Tono-Bungay diverges from the author's more popular science fiction (Costa 89). Tono-Bungay is ripe with social commentary, and many literary critics have gone so far as to describe the novel as a "galvanic fictional chronicle of the intellectual and moral history of England at the close of the 19th century," (Costa 89). Indeed, Wells does capture prevailing trends in political, economic, and social thought, as well as currents in English history. A preoccupation with issues related to social class status and capitalism permeate the Edwardian novel. Although Wells deftly refrains from overtly didactic or pedantic moralizing, Tono-Bungay cannot be understood without reference to the author's message related to ethical egoism, vanity, and human behavior within a capitalist system.

One of the overarching themes of Tono-Bungay is upward social mobility, and the ethical tradeoffs taken to achieve a boost in social status. George's upward social mobility takes place on a weak foundation, but ironically, George describes his rise in power, wealth, and status slowly and over the course of almost half the novel. Tono-Bungay is divided into four books. The first book establishes the setting and theme of upward social mobility by describing George and the rest of the Penderovo family…… [Read More]

Works Cited

Costa, Richard Hauer. "H.G. Wells's Tono-Bungay: Review of New Studies." English Literature in Transition. Vol. 10, No. 2, 1967, pp. 89-96.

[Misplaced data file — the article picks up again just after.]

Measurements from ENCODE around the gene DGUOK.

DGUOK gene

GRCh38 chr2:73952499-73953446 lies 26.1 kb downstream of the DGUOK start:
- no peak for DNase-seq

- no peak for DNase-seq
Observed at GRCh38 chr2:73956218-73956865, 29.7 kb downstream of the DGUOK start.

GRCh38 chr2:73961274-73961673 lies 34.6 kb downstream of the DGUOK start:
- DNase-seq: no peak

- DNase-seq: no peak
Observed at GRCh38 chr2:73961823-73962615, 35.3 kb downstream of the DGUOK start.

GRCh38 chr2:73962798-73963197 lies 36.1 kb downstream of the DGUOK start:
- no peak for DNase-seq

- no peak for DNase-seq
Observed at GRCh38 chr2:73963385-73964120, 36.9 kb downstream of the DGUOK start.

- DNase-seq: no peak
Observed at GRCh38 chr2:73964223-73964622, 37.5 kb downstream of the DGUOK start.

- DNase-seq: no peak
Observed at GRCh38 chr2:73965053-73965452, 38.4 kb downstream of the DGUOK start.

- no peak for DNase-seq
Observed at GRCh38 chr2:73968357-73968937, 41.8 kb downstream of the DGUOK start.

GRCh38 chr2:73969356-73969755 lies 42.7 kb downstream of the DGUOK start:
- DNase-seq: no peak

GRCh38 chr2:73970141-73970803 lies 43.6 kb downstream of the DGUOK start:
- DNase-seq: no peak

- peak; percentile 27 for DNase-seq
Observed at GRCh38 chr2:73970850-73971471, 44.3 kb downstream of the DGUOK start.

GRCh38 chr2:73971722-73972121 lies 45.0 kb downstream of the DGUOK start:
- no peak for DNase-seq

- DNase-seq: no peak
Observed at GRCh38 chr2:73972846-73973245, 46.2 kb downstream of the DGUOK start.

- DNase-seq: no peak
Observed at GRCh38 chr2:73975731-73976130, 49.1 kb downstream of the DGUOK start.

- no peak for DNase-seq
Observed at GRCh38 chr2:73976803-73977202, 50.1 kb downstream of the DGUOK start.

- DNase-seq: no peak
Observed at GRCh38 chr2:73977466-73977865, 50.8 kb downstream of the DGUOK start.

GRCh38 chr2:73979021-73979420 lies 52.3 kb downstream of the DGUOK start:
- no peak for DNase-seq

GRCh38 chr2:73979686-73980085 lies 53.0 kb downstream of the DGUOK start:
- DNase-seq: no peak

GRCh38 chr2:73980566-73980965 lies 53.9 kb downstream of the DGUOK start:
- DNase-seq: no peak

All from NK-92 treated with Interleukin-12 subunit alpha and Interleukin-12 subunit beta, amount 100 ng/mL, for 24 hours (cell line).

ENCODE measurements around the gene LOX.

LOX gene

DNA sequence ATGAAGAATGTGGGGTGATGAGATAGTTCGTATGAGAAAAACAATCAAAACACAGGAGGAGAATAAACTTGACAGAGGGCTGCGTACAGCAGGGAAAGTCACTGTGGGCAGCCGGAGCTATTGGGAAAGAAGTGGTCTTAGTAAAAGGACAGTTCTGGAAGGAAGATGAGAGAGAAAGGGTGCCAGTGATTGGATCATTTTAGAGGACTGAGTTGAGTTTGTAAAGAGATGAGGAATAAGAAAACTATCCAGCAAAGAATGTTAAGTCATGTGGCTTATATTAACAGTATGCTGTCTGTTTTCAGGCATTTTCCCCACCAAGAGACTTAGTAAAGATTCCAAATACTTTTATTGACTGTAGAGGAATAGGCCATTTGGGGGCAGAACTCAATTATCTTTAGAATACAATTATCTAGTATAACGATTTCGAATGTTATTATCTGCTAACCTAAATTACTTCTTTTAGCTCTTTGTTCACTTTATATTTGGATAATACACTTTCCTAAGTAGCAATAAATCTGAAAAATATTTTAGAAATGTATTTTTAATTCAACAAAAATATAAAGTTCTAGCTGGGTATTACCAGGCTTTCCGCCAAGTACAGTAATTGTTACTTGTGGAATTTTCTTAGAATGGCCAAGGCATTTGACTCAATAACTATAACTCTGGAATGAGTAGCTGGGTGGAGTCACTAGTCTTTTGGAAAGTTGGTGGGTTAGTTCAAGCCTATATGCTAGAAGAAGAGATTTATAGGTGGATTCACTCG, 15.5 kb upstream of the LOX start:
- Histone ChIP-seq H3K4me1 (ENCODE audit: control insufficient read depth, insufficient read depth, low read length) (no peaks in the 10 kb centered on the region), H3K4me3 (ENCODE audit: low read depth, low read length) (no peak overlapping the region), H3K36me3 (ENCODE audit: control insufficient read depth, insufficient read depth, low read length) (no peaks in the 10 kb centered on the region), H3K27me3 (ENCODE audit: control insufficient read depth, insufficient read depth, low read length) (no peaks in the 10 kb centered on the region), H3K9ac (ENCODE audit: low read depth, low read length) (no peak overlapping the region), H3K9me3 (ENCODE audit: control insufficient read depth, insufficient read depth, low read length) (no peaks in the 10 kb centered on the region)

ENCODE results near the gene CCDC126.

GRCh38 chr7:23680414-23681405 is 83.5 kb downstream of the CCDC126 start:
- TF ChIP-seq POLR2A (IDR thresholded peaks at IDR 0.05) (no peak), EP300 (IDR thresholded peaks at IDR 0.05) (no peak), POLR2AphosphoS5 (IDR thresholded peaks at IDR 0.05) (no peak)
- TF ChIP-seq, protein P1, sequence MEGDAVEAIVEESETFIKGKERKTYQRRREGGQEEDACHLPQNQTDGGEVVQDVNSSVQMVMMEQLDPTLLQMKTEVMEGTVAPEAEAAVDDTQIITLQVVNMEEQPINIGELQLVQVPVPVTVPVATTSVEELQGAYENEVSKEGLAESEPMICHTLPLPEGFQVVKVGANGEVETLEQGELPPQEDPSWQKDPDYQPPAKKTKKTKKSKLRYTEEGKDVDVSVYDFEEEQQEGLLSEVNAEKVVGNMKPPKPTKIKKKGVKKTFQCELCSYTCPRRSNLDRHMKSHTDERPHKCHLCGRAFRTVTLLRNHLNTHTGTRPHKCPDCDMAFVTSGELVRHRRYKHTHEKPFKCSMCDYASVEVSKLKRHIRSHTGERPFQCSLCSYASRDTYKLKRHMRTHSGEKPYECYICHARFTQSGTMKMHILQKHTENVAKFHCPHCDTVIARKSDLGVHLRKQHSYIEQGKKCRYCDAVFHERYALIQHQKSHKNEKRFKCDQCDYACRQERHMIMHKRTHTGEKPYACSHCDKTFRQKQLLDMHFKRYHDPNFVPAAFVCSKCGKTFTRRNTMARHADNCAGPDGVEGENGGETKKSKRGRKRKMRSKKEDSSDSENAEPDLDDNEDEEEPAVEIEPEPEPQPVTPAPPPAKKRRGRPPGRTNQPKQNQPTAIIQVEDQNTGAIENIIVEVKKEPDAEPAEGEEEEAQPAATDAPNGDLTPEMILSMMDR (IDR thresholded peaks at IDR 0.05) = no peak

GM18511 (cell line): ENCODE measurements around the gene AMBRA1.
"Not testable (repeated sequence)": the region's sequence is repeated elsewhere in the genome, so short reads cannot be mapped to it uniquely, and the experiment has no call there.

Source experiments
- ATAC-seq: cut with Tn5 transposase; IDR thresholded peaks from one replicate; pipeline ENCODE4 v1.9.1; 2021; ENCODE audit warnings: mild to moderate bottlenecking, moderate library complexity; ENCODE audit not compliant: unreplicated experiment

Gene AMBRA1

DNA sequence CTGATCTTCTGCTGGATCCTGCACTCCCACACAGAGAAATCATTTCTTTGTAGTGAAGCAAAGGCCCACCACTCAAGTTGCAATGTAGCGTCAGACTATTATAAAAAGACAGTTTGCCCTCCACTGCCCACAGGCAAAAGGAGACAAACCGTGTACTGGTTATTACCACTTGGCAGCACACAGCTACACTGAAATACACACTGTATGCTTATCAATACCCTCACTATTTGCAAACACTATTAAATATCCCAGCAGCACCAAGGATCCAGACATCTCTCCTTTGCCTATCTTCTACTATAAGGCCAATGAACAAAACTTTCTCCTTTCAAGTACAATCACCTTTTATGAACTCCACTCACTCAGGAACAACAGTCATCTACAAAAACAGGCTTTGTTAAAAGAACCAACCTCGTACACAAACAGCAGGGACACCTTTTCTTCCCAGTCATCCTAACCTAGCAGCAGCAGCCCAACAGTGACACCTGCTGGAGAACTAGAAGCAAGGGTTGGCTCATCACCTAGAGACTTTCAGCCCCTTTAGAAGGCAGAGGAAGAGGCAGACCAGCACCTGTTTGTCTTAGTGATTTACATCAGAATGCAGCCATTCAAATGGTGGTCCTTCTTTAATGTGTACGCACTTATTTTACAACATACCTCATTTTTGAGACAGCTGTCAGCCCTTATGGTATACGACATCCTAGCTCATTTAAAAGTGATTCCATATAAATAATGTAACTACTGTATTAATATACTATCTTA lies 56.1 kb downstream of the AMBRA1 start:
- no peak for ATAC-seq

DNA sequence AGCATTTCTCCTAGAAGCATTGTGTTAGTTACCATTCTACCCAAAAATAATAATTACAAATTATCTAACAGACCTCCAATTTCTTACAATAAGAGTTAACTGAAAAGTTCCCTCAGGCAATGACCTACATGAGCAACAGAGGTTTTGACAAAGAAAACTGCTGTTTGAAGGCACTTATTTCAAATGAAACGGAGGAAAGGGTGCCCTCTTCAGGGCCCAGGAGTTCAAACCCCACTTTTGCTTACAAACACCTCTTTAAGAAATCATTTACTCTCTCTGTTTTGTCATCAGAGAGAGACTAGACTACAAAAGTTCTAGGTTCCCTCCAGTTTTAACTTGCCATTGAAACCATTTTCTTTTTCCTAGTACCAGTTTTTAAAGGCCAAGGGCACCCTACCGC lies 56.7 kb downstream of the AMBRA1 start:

Dirda. Michael. "Revisiting H.G. Wells' Literary Masterpiece." Salon. 15 June, 2011. Retrieved online:  http://www.salon.com/2011/06/16/tono_bungay_hg_wells/ 

Liu, Sai-xiong. "On the Symbol Consumption of H.G. Wells' Tono-Bungay." Retrieved online: http://en.cnki.com.cn/Article_en/CJFDTOTAL-QQHD201106036.htm

Newell, Kenneth B. "The Structure of Wells's Tono-Bungay." English Literature in Transition. Vol. 4, No. 2, 1961, pp. 1-8.
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War of the Worlds' Influence

Words: 934 Length: 3 Pages Document Type: Essay Paper #: 40726562

However, it is the cable technician and a lone previously un-promotable Air Force pilot, flying a recovered alien ship, and downloading a computer virus into the mother ship that spells the ultimate downfall of the aliens and saves mankind.

The War of the Worlds' Influence on Independence Day: